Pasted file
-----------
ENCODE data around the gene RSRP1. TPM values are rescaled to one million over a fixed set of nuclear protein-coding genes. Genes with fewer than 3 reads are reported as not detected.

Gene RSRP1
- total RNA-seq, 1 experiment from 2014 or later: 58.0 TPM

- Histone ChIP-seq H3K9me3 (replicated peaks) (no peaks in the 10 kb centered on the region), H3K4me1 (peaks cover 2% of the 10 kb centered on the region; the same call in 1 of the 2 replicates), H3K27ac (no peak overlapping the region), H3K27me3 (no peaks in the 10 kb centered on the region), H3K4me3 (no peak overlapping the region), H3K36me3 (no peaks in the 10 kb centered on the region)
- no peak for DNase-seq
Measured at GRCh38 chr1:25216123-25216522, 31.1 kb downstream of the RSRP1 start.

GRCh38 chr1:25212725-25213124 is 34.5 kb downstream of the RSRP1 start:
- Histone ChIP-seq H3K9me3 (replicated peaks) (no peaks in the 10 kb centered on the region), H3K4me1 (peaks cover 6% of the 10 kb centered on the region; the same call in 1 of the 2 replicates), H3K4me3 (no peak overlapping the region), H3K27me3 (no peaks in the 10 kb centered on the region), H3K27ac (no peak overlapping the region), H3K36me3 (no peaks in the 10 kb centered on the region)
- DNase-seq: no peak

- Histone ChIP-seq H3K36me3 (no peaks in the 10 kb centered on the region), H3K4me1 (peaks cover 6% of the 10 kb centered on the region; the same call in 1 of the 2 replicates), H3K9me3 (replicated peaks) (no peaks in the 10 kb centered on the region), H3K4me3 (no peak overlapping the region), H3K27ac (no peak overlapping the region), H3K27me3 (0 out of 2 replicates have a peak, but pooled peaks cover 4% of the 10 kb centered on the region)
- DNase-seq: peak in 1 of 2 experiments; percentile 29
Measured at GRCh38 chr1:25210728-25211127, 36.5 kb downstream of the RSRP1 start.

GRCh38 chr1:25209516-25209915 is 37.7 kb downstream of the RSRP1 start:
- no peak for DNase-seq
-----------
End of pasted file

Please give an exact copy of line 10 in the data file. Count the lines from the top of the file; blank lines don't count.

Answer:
- Histone ChIP-seq H3K36me3 (no peaks in the 10 kb centered on the region), H3K4me1 (peaks cover 6% of the 10 kb centered on the region; the same call in 1 of the 2 replicates), H3K9me3 (replicated peaks) (no peaks in the 10 kb centered on the region), H3K4me3 (no peak overlapping the region), H3K27ac (no peak overlapping the region), H3K27me3 (0 out of 2 replicates have a peak, but pooled peaks cover 4% of the 10 kb centered on the region)